Adarsh, snoopgate raise questions about abuse of power


Enjoying the relief provided by Maharashtra government a few days ago, Union home minister Sushilkumar Shinde has rubbished all talks of any illegality in the controversial allocation of Adarsh flats.

Only days before, his leader Rahul Gandhi had criticised the state’s decision to junk the inquiry report and many believed that Shinde might have to pack his bags from North Block (the seat of home ministry), once the voluminous report highlighting every illegality was accepted. There was reason to believe that the recent Assembly election results had forced Gandhi to talk tough on corruption but the days to follow reinforced the belief that political biggies have their way of getting away.

The Maharashtra government ducked the Gandhi bouncer and in turn bowled a googly at him by accepting the report indicting Shinde, former chief minister Ashok Chavan and others but refused to initiate any criminal action against them, thus nullifying the criminality in their actions. The next day on January 3, prime minister Manmohan Singh, who was earlier at the receiving end of Gandhi’s “nonsense” remark for the ordinance on protecting convicted lawmakers, said he had not got time to “apply my mind” on allegations against Himachal Pradesh chief minister Virbhadra Singh.

But the abuse of power is not just a Congress phenomenon, it run across the political spectrum in the country. Whether it is the BJP-led Gujarat, Samajwadi Party-led Uttar Pradesh or JD(U)-led Bihar or AIADMK-led Tamil Nadu, those in power ably assisted by a section of the bureaucracy, do circumvent laws and procedures to consolidate their grip on the power structure.

The Adarsh scam, the snoopgate scandal involving BJP’s prime ministerial candidate Narendra Modi and allegations against Virbhadra Singh have one thing in common: The illegality may be self-evident, but the follow-up action by political and administrative leadership reeks of blatant abuse of power. One sets up an inquiry commission only to thrash it, another constitutes one to paint everything white while the other wants it black. In all this, casualty is the truth and the elite in power continue make sure that none from its fraternity is sent to the jails.

The pattern and speed with which the political leadership scramble to get out of a possible criminal case or a legal action against them could be seen in the failed efforts to save Lalu Prasad from losing his membership in Parliament when the judgement on fodder scam was nearing. The move failed because of the popular mood. However, this will not be the first or the last time that those in the seat of power would use their advantageous position to further their grip on the system.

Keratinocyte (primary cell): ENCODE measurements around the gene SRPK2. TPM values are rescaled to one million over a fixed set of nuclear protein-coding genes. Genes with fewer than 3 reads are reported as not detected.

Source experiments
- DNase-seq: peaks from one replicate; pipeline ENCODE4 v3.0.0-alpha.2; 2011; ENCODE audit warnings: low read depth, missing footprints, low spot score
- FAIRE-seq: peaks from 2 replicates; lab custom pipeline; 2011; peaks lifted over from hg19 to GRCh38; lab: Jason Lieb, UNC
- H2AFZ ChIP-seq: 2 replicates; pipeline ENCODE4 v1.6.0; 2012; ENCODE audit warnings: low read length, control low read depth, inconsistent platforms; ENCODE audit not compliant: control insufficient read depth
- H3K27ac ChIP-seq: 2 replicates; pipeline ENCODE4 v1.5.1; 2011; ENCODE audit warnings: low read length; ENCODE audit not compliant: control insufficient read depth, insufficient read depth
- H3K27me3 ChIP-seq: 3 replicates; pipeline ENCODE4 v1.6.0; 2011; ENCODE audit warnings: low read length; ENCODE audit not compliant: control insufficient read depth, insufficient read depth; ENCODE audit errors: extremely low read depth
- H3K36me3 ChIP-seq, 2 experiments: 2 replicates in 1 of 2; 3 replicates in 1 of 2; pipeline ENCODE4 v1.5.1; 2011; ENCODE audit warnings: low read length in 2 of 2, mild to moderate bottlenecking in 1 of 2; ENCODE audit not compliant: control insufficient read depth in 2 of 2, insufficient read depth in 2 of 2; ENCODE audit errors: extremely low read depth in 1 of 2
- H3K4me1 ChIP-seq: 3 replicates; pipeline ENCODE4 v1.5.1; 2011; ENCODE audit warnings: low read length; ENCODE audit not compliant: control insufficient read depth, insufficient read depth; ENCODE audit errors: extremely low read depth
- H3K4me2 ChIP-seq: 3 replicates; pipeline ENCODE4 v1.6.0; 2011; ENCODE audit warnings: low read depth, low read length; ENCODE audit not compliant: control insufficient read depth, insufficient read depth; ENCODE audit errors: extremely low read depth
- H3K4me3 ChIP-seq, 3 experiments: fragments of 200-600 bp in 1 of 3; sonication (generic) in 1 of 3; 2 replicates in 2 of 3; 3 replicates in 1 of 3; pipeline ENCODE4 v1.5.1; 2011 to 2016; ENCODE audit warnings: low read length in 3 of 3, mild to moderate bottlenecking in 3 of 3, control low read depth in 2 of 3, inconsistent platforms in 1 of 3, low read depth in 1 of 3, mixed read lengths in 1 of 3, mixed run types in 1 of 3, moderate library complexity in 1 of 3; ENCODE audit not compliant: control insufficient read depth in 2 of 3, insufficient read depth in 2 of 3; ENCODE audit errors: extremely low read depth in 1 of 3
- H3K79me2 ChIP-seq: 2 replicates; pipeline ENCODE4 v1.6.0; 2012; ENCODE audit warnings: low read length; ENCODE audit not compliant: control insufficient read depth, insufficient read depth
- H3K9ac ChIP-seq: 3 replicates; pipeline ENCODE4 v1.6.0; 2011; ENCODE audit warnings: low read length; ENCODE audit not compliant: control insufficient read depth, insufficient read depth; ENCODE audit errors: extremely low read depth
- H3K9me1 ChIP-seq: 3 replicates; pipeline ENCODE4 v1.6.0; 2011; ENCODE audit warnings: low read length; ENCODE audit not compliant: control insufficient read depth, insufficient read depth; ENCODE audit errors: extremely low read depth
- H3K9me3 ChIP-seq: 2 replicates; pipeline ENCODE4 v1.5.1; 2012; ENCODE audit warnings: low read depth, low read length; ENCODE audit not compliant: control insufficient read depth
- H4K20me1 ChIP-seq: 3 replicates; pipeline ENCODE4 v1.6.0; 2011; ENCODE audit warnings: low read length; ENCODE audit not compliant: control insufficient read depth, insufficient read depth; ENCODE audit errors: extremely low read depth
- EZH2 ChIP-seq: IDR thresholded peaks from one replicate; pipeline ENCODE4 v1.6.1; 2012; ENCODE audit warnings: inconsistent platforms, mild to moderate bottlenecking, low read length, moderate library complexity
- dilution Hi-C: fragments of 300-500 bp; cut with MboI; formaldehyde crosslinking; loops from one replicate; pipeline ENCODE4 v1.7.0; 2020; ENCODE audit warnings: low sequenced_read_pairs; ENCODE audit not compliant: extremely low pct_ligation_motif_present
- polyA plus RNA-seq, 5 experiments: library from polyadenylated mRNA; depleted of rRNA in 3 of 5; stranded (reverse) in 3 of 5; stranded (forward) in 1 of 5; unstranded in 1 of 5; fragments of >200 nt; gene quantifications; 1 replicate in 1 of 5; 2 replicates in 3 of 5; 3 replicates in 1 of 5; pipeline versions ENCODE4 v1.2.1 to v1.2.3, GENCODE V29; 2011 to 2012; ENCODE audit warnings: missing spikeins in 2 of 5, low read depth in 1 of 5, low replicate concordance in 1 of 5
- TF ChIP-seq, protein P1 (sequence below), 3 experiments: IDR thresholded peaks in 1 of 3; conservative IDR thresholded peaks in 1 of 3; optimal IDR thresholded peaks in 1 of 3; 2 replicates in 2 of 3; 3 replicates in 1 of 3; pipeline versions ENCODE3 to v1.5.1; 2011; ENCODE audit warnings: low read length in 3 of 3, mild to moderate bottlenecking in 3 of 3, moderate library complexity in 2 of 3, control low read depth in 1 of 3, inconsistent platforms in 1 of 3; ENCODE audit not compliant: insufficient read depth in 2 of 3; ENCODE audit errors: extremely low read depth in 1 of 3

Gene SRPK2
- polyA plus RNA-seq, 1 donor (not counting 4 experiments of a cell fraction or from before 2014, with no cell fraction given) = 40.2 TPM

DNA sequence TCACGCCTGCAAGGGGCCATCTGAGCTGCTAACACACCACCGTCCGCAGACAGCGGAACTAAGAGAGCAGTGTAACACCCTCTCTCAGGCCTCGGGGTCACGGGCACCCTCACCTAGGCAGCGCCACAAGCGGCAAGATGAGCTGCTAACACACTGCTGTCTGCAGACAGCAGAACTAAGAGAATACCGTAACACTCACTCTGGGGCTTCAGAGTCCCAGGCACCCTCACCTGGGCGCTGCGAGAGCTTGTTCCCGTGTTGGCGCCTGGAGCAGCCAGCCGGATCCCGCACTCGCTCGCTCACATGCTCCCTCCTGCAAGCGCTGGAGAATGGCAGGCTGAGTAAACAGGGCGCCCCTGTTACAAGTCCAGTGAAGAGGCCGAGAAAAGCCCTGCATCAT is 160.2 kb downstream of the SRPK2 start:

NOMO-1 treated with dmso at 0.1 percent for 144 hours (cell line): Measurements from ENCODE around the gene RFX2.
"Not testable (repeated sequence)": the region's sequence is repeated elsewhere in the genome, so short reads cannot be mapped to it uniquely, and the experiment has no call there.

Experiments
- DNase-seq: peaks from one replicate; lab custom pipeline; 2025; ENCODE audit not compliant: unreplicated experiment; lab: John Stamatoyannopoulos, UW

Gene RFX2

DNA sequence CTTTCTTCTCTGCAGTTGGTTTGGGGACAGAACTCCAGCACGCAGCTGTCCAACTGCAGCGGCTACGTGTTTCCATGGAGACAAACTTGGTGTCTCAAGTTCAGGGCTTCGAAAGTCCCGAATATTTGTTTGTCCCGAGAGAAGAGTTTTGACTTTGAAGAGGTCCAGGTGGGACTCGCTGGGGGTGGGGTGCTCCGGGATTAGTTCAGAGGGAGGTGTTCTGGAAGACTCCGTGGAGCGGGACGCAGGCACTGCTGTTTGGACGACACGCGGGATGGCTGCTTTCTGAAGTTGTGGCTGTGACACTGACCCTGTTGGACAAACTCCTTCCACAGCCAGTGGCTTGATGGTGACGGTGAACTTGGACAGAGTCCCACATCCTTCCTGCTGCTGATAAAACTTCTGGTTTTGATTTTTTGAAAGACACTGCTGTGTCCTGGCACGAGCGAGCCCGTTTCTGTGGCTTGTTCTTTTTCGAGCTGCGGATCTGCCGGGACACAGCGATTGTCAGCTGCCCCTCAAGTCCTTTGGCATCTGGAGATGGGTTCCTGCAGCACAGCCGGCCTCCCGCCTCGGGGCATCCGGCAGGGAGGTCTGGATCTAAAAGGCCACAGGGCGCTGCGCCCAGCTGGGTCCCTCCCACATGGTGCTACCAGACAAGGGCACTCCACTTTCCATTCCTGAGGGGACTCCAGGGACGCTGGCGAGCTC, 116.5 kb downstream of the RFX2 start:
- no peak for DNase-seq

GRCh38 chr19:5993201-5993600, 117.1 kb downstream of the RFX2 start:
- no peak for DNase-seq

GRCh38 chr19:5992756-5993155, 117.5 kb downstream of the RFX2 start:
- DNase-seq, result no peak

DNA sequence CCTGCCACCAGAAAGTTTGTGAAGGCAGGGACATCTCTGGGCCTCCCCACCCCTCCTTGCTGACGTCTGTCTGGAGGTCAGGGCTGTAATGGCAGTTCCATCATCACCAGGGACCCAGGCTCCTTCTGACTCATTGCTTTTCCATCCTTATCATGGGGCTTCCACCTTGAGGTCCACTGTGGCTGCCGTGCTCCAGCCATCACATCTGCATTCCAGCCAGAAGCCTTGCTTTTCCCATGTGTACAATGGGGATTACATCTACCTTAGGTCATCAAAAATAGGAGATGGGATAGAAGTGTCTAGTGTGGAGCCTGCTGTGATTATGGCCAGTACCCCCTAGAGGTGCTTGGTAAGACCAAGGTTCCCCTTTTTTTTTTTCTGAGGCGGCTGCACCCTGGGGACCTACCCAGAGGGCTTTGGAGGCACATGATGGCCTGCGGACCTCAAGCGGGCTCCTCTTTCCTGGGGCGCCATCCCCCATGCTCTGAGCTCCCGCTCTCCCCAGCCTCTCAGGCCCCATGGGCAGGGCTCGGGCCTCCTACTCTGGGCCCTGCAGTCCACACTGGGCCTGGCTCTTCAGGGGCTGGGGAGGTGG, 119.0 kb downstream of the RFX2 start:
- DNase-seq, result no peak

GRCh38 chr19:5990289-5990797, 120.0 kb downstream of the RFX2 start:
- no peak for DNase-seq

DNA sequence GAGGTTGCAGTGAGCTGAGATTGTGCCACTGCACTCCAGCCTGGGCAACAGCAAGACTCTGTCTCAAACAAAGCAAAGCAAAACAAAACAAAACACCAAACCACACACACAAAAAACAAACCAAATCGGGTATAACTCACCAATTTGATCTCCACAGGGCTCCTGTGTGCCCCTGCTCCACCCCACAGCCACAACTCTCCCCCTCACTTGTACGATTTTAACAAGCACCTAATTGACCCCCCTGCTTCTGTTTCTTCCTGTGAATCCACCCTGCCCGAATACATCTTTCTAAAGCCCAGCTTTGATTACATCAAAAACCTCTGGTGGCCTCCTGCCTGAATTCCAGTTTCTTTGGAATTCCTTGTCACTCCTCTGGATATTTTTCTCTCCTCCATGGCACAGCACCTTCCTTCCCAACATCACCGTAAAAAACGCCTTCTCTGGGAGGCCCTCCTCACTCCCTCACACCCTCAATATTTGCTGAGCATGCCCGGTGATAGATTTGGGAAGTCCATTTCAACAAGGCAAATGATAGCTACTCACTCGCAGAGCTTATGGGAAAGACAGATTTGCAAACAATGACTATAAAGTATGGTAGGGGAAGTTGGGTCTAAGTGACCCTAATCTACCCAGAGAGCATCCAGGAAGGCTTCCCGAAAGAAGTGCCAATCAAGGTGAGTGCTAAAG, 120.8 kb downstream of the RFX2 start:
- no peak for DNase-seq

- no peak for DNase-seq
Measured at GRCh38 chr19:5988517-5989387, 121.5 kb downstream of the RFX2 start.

Political expediency

In the Adarsh case, the list of beneficiaries the high and mighty and the inquiry report names 25 such people, including diplomat Devyani Khobragade, who recently faced charges in the United States of underpaying her domestic help. The Adarsh case is a watertight case but the upcoming general elections appear to have tied the hands of Congress, which does not want Chavan, one of its very few leaders with some grassroots presence in Maharashtra, in trouble.

The fact remains that Gandhi has failed to do a follow up in the Adarsh case. ‘Juniors’ in his party and government managed to sabotage his decision and he still chooses to remain silent. Where does this leave Congress and Gandhi’s fight against corruption? Or does it mean that political expediency has reined Gandhi in not raising the issue again?Take the case of two Commissions of Inquiry (CoI) on the Snoopgate controversy surrounding Modi.

The state instituted a CoI with terms of references, which could be described as a sham that very much suits Modi. What has to be investigated is not the conspiracy behind the release of the tape but why the state is interested in the life of a young woman, why keep a tab on her love life and why a ‘Saheb’ is so much interested in her security. Gujarat government, for obvious reasons, appears to have decided to do its own inquiry to get a pre-decided conclusion.

On the other hand, the Congress-led UPA had Modi on its radar and came up with its own inquiry into snoopgate. It cannot constitute a CoI as the state has already done it. So it circumvents law and sets up an inquiry by combining cases – tapping of the phone of BJP’s Arun Jaitley by a private detective and a two-year-old case of tapping of Virbhadhra Singh’s phone – from two other states. Nobody disagrees with a thorough probe against Modi and nailing him if he is guilty. But the question is how are you going to do it?

Is it by circumventing law for political considerations by ensuring justice?Amid parties’ politically correct posturing on cleansing the system, public appears not convinced with the high moral ground taken by Congress or BJP on corruption or abuse of power. How could they tackle the surging anger against existing political system, which smacks of favouritism and dynastic politics, against the backdrop of the rise of a party like AAP, which does not even have a credible governance plan and rules?

TAILPIECE: On the New Year, 38 ministries, including external affairs, coal, environment and rural development, were asked why they have not put in place regulatory parameters for using ministers’ discretionary powers. The first order to set up such a mechanism came 21 months ago and this shows the political class’ reluctance to let go of discretionary powers.

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